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Novell, Microsoft Flesh Out Partnership Terms

Microsoft and Novell disclosed more of their plans to collaborate on a technology road map, with the goal of producing greater product interoperability and more stable enterprise environments in four chief areas.

Microsoft and Novell this week disclosed more of their plans to collaborate on a technology road map, with the goal of producing greater product interoperability and more stable enterprise environments in four chief areas.

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While it seems like Microsoft and Novell are strange bedfellows, it's a pretty natural fit. Microsoft wants to fend off VMware as it encroaches on Microsoft's server territory. To do so, it must be an excellent virtual host for other operating systems, and that's where Novell can help. For it's part Novell's SUSE Linux can only be helped by working seamlessly in Windows environments. While all that makes this announcement reasonable, history indicates that we should wait until we see the results before drawing any conclusions. Intending seamless support and actually delivering it are two very different things.

Art Wittmann
NWC Editor-in-Chief


Novell continues to deny that any known patent issues exist in Linux, while Microsoft claims there is infringement, but says it won't sue Novell customers because of the agreement. This kind of public squabbling only breeds FUD. Microsoft should let the open-source community know what areas of Linux it believes infringe on Windows so the matter can be resolved once and for all. Furthermore, Microsoft shouldn't require a formal agreement before working with Linux vendors to improve interoperability. Novell, having entered into the agreement, further perpetuates the notion that non-SUSE Linux customers are at risk of being sued by Microsoft, which gives its distro an unfair advantage.

Ben Dupont
NWC Contributing Editor

The vendors claim they are setting aside their differences to improve interoperability between their individual products in the areas of virtualization, Web services for administering physical and virtual servers, directory and identity interoperability, and document format compatibility. With respect to the latter, Microsoft and Novell already announced a collaborative effort that produced what the vendors describe in a written statement as "seamless interoperability" between the two companies' respective office productivity applications.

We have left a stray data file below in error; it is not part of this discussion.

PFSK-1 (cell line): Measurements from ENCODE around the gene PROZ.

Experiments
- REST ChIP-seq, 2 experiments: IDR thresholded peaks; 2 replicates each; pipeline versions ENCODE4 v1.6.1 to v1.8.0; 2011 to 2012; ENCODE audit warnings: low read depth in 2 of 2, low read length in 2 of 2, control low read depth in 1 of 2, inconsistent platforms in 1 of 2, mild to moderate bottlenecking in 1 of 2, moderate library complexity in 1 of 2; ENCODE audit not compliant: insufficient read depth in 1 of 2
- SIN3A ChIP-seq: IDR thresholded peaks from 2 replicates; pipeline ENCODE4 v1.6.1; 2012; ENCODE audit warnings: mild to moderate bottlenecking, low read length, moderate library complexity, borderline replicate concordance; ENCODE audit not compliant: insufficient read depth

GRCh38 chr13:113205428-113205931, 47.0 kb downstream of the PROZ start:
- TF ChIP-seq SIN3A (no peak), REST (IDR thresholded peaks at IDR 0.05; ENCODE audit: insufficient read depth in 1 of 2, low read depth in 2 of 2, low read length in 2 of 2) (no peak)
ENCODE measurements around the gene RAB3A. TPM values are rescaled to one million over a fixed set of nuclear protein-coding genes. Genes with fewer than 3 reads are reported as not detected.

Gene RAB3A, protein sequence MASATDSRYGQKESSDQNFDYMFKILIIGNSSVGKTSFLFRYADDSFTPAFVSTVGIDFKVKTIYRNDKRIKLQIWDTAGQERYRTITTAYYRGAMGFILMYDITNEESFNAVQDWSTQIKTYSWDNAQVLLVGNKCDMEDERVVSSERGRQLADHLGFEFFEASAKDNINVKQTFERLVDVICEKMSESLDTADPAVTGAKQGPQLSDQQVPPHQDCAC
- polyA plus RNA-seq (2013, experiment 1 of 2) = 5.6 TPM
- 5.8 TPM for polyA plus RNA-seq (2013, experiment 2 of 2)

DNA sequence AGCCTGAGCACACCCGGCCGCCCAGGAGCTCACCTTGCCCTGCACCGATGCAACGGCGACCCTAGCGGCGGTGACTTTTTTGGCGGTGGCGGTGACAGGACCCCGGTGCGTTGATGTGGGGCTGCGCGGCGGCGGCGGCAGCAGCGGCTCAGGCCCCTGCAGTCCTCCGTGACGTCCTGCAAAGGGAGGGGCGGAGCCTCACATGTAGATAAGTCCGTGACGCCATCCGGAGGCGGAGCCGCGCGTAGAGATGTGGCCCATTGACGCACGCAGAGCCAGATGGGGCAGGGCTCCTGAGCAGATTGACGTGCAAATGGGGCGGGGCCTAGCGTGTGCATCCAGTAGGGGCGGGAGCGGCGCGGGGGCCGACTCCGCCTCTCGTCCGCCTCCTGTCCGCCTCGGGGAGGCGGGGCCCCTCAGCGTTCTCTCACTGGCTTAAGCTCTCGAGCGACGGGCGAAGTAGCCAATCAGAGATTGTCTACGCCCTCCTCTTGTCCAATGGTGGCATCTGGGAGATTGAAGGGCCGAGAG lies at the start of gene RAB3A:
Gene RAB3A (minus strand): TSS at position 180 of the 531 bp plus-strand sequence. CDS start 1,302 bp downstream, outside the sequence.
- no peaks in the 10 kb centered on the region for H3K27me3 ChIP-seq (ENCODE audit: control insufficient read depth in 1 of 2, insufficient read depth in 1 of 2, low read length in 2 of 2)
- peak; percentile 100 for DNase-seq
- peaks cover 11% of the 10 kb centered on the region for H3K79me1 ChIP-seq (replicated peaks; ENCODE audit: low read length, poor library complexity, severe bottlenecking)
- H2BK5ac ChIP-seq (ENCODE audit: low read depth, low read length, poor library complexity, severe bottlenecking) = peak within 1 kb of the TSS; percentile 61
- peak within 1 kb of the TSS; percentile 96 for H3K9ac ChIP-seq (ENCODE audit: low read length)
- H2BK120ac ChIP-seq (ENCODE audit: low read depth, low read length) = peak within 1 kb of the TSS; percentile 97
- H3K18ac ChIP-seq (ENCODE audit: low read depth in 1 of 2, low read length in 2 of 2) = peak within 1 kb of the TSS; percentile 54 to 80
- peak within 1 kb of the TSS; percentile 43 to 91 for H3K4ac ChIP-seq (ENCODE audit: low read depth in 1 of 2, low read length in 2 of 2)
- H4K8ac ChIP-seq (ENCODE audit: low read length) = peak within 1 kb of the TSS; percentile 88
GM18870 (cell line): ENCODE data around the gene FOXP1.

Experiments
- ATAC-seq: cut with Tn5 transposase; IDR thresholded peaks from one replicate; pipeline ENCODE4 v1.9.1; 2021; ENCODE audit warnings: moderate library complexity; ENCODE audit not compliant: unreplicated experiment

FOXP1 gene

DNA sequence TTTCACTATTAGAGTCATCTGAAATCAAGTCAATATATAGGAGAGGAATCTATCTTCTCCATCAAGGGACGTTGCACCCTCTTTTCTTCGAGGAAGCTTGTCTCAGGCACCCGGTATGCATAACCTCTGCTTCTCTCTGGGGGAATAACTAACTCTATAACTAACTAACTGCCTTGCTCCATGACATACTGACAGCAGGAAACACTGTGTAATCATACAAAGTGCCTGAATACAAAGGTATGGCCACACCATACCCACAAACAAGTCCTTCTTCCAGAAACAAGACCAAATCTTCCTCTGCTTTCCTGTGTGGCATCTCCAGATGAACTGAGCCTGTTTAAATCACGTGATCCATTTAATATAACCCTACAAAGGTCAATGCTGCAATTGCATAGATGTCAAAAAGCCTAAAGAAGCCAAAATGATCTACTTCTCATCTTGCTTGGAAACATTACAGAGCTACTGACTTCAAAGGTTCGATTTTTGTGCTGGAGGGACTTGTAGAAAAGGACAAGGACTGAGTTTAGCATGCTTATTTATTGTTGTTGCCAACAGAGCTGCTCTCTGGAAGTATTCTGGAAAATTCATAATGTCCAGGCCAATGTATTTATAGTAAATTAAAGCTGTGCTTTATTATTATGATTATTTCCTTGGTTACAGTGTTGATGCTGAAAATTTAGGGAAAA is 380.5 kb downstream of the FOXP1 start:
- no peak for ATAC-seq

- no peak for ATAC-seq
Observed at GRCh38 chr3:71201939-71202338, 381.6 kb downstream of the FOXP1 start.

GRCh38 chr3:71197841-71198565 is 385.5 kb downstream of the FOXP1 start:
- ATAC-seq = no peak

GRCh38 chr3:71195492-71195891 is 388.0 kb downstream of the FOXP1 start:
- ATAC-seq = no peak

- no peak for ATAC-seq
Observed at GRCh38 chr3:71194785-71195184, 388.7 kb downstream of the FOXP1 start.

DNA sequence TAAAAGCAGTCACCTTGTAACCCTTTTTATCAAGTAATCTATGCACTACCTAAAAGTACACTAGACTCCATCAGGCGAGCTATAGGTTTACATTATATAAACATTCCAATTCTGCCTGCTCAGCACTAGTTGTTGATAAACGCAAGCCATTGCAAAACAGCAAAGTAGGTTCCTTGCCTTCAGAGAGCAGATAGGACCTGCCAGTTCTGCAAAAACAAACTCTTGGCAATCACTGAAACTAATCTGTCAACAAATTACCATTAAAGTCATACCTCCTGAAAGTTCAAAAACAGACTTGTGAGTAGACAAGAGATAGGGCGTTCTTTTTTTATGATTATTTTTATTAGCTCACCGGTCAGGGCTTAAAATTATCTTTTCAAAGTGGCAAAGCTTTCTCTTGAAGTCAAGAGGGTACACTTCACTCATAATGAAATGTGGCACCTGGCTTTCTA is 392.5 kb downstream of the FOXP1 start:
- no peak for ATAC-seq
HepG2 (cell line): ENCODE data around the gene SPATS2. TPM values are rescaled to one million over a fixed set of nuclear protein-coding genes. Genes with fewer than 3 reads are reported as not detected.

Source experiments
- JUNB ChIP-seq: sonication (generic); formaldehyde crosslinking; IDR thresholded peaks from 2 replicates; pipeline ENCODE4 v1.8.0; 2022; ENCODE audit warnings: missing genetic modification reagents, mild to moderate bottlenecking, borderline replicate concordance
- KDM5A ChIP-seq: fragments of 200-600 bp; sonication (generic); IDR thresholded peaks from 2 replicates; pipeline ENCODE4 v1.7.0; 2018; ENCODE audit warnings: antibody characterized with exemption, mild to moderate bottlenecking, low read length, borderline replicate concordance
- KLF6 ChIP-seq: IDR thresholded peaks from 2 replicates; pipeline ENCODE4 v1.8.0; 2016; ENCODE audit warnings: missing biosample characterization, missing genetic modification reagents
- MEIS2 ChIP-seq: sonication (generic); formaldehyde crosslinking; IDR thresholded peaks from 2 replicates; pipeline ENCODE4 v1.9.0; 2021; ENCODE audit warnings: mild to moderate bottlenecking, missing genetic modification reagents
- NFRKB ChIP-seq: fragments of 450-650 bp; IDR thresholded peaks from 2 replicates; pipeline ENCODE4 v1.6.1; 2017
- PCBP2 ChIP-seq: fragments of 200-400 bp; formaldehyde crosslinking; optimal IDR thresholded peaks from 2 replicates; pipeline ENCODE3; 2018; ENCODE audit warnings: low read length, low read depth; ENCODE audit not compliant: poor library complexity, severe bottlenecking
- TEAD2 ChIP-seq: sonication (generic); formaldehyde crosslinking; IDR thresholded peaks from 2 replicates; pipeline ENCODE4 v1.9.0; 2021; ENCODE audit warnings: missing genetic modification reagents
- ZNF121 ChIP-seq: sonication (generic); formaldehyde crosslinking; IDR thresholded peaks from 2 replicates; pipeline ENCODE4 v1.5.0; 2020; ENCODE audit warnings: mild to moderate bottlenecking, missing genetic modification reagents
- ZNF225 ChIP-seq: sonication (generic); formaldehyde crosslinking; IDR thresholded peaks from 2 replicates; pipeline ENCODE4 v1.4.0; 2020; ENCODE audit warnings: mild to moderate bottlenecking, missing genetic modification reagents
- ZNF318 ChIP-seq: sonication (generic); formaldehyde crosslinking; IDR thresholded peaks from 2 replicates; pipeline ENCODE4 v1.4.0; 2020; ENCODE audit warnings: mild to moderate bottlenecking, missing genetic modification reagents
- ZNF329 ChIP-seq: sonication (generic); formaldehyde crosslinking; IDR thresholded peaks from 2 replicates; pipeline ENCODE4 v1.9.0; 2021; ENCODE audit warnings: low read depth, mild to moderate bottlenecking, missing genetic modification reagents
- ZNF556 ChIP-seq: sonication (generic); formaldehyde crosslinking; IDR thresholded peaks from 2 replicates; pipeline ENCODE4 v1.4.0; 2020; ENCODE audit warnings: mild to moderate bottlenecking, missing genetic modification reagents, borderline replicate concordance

As part of that deal, Novell and Microsoft also entered into an agreement that, among other things, prevents the two companies from suing each other's customers for patent infringements.

Reactions within the Linux community to the deal have varied, from a cautious watchfulness to concerns that the deal intentionally pits one Linux distributor--Novell--against the rest of the Linux community.

This week, Microsoft and Novell detailed that they are collaborating to create a joint virtualization solution for Linux and Windows environments that will make it easier for businesses to consolidate server workloads in the mixed data-center environment. Novell and Microsoft say the joint effort will result in a number of capabilities including Host SUSE Linux Enterprise Server running as a virtualized guest on an upcoming Microsoft Virtual Server service pack. Host SUSE Linux Enterprise Server 10 will also run as an enlightened guest on a future version of Microsoft Windows Server, also known as Longhorn. These enhancements will be introduced over the course of this year.

Both companies are also working on a specification to support a vendor-neutral set of Web Services protocols backed by the Desktop Management Task Force (DMTF) to simplify the administration of heterogeneous virtualized environments. Novell says it is collaborating with open-source developers to create an open-source version of the Web services standard, which is known WS-Management, with plans to have both Novell ZENworks Orchestrator and Microsoft System Center support the standard by year's end.

In the area of directory and identity interoperability, Microsoft and Novell are aiming to improve communications between the two vendors' products. The companies will issue a more specific road map sometime within the first half of this year.

In a related announcement, Novell says in working with Intel the vendors have found a way to let Microsoft Windows Server 2000/2003/XP run without any changes in a XEN paravirtualized environment on Novell's SUSE Linux Enterprise Server 10. This will make it possible for companies to consolidate legacy Windows or Linux solutions onto fewer servers.

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